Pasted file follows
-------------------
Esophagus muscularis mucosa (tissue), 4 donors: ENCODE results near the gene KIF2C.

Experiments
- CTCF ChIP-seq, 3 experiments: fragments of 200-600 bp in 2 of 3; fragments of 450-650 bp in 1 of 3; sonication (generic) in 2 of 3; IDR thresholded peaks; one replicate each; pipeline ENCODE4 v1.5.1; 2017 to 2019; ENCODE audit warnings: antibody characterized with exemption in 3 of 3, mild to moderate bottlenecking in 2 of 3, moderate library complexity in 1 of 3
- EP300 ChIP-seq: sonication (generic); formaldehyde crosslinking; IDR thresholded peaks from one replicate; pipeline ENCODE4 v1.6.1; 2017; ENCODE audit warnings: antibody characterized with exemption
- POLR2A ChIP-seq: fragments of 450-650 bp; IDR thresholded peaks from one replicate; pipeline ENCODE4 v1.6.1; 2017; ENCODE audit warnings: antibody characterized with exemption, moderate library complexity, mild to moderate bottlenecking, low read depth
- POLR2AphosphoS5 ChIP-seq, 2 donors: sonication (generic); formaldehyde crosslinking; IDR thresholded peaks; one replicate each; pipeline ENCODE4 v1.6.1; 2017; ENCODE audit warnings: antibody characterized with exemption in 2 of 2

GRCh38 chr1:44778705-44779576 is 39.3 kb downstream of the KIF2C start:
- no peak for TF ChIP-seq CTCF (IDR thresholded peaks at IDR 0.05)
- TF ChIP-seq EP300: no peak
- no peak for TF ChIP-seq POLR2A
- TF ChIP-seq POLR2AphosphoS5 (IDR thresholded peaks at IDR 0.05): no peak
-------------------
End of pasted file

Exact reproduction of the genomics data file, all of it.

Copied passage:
Esophagus muscularis mucosa (tissue), 4 donors: ENCODE results near the gene KIF2C.

Experiments
- CTCF ChIP-seq, 3 experiments: fragments of 200-600 bp in 2 of 3; fragments of 450-650 bp in 1 of 3; sonication (generic) in 2 of 3; IDR thresholded peaks; one replicate each; pipeline ENCODE4 v1.5.1; 2017 to 2019; ENCODE audit warnings: antibody characterized with exemption in 3 of 3, mild to moderate bottlenecking in 2 of 3, moderate library complexity in 1 of 3
- EP300 ChIP-seq: sonication (generic); formaldehyde crosslinking; IDR thresholded peaks from one replicate; pipeline ENCODE4 v1.6.1; 2017; ENCODE audit warnings: antibody characterized with exemption
- POLR2A ChIP-seq: fragments of 450-650 bp; IDR thresholded peaks from one replicate; pipeline ENCODE4 v1.6.1; 2017; ENCODE audit warnings: antibody characterized with exemption, moderate library complexity, mild to moderate bottlenecking, low read depth
- POLR2AphosphoS5 ChIP-seq, 2 donors: sonication (generic); formaldehyde crosslinking; IDR thresholded peaks; one replicate each; pipeline ENCODE4 v1.6.1; 2017; ENCODE audit warnings: antibody characterized with exemption in 2 of 2

GRCh38 chr1:44778705-44779576 is 39.3 kb downstream of the KIF2C start:
- no peak for TF ChIP-seq CTCF (IDR thresholded peaks at IDR 0.05)
- TF ChIP-seq EP300: no peak
- no peak for TF ChIP-seq POLR2A
- TF ChIP-seq POLR2AphosphoS5 (IDR thresholded peaks at IDR 0.05): no peak